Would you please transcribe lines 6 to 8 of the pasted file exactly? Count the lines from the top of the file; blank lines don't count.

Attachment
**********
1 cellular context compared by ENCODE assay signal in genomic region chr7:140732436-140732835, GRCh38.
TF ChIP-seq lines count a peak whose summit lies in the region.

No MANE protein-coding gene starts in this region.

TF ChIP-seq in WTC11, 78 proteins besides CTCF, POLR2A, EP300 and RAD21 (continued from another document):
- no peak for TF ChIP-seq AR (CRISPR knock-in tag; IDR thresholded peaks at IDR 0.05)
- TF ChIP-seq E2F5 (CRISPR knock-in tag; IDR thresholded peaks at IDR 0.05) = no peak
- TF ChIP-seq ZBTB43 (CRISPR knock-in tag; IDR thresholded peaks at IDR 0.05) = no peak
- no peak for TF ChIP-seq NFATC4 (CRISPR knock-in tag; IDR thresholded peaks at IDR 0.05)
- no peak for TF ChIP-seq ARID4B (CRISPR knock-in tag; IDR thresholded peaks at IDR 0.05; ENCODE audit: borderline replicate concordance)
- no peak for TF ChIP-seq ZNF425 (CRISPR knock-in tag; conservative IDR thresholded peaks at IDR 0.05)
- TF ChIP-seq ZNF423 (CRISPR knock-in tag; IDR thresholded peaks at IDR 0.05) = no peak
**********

- TF ChIP-seq E2F5 (CRISPR knock-in tag; IDR thresholded peaks at IDR 0.05) = no peak
- TF ChIP-seq ZBTB43 (CRISPR knock-in tag; IDR thresholded peaks at IDR 0.05) = no peak
- no peak for TF ChIP-seq NFATC4 (CRISPR knock-in tag; IDR thresholded peaks at IDR 0.05)